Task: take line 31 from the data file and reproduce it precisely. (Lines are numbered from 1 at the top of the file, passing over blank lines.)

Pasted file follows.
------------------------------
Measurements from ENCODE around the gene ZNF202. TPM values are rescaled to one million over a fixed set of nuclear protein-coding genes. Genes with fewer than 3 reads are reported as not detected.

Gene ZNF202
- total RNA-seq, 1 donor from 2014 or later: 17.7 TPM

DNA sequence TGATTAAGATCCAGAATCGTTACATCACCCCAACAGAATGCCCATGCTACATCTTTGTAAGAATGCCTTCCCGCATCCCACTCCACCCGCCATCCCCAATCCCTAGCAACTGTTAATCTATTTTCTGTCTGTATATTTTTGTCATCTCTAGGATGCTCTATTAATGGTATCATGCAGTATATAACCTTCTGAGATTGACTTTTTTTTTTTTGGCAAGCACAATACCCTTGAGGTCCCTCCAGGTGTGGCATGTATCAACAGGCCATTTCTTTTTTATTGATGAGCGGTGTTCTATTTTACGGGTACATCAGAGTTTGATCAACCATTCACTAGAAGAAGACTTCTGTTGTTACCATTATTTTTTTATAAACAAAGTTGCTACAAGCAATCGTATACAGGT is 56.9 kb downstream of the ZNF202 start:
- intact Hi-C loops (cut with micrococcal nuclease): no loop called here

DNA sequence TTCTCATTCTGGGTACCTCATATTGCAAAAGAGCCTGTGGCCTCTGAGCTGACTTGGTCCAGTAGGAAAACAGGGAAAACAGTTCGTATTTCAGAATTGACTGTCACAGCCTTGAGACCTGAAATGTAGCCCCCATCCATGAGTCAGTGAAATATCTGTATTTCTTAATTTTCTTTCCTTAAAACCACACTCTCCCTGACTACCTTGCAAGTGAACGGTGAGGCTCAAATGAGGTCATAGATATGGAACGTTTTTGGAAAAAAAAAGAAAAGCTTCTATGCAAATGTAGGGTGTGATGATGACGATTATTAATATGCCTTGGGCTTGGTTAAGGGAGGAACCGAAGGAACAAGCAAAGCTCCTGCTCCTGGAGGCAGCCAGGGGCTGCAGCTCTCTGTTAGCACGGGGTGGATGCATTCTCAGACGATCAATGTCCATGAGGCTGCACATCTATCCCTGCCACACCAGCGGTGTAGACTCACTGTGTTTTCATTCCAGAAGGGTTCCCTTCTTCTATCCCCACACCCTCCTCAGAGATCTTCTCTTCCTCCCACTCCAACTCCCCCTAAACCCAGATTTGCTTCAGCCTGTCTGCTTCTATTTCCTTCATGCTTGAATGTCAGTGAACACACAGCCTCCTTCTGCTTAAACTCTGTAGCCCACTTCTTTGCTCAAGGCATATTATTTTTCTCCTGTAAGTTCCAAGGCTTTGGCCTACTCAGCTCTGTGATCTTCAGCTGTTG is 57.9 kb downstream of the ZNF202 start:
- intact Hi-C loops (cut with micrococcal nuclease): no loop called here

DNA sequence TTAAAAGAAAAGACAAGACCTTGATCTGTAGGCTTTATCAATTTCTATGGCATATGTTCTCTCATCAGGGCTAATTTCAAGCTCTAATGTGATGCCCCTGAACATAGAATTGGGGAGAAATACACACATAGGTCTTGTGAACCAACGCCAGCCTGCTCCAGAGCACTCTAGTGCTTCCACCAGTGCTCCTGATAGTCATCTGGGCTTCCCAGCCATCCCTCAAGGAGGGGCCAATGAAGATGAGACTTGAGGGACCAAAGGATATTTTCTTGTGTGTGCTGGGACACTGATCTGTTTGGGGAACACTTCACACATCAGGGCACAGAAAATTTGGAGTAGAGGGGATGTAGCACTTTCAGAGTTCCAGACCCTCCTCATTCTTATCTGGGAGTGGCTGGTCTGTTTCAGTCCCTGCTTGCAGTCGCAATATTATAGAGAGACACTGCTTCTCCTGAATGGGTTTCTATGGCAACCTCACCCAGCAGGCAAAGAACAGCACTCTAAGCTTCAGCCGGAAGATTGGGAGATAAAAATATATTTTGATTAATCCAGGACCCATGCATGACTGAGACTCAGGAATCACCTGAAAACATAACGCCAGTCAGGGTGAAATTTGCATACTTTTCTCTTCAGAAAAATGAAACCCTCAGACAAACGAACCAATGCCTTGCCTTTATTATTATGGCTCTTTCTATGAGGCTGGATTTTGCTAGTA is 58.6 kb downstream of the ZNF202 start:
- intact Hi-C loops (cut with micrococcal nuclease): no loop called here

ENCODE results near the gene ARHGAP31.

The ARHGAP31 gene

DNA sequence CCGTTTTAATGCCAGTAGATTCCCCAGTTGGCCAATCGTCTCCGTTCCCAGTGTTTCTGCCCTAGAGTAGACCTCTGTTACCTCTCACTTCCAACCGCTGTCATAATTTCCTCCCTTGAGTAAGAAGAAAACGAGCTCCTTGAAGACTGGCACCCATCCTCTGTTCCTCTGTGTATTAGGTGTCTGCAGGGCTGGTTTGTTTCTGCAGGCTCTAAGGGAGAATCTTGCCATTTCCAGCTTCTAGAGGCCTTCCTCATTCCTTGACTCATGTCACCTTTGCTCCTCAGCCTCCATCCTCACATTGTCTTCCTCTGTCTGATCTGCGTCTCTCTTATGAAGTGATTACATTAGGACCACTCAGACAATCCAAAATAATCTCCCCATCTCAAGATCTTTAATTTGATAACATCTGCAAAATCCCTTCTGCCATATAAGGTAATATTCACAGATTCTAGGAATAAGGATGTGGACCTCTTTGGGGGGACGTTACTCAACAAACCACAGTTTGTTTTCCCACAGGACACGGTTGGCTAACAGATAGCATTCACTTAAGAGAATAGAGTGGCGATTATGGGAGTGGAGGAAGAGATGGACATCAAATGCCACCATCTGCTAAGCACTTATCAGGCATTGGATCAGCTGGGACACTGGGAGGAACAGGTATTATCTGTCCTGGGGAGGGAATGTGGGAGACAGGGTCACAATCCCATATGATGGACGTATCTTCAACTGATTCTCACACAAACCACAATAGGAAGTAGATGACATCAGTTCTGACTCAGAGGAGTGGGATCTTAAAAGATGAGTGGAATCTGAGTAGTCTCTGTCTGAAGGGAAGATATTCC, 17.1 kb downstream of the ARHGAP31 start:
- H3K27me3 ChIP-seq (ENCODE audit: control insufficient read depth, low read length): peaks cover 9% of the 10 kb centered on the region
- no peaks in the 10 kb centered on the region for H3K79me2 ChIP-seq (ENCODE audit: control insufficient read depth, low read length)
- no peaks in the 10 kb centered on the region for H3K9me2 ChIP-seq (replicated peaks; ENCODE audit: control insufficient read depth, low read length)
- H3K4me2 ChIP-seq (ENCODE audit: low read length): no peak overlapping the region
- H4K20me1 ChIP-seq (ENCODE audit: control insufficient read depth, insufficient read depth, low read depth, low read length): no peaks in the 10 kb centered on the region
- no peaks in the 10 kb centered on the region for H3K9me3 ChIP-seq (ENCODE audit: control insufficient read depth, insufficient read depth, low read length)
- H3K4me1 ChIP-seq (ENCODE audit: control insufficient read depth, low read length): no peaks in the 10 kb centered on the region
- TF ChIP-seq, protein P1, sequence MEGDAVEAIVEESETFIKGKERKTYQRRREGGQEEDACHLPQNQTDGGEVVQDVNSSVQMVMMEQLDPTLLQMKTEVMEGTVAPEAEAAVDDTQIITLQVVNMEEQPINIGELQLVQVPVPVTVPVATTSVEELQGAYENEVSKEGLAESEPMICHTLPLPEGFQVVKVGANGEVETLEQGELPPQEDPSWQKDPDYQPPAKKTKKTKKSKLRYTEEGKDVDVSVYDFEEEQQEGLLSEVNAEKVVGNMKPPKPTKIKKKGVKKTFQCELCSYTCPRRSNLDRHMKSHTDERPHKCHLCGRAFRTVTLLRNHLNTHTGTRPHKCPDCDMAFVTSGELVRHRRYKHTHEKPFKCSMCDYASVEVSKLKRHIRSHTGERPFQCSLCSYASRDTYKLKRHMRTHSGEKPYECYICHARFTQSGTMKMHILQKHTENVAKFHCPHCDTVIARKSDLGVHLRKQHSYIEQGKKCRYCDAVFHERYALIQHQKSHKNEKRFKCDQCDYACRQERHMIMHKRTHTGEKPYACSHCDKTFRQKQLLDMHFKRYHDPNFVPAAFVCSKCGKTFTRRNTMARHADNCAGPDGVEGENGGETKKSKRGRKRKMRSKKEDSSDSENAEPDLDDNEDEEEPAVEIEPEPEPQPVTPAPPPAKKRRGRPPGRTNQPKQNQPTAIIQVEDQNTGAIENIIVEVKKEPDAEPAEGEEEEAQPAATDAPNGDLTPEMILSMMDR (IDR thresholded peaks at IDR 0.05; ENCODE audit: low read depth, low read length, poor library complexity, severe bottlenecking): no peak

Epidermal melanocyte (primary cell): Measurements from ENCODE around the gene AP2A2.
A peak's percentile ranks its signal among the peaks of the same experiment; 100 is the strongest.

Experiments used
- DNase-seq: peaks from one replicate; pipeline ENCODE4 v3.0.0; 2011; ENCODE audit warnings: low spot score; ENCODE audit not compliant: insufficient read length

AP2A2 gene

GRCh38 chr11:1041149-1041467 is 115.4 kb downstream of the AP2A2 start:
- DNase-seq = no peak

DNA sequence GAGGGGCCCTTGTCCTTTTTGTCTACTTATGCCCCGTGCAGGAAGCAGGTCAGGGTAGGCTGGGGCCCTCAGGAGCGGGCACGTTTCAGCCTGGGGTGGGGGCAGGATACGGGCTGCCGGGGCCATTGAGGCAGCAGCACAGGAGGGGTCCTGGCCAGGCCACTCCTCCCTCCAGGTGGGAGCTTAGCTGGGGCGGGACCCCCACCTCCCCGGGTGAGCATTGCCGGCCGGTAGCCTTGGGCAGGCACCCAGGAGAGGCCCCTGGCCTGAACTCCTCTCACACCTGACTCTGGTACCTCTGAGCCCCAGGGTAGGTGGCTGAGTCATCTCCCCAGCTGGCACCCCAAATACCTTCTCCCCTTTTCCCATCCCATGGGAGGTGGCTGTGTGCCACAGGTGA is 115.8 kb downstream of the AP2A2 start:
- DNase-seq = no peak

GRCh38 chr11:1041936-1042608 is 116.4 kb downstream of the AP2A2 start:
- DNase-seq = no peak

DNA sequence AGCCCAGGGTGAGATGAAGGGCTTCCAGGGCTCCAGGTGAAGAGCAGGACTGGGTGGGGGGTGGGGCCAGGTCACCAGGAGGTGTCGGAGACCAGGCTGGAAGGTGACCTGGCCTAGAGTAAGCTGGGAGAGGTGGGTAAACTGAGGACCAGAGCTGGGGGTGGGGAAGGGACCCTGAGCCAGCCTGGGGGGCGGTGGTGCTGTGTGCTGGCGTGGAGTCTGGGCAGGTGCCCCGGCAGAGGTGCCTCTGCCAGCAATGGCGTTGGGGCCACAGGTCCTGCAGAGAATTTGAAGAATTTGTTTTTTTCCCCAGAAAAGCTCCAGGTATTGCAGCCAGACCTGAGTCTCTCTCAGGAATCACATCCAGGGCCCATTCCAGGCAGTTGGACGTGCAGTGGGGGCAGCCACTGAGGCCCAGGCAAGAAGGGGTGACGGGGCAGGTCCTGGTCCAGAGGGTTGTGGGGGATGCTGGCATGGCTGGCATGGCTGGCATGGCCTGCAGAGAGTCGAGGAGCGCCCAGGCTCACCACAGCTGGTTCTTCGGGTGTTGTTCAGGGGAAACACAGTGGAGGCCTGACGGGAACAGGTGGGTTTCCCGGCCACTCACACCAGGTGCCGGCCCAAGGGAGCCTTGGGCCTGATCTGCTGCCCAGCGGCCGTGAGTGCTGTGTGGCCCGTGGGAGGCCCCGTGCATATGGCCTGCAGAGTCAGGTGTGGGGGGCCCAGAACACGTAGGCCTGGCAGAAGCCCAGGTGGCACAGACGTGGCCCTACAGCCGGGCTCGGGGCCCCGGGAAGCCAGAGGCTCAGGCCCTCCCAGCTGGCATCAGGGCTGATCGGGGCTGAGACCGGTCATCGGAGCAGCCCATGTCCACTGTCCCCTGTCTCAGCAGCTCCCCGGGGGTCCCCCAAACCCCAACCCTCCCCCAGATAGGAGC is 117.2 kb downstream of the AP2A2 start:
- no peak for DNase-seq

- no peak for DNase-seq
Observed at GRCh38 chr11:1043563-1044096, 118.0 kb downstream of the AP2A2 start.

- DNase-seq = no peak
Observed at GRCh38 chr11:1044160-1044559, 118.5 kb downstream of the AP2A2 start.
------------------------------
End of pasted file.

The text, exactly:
- DNase-seq = no peak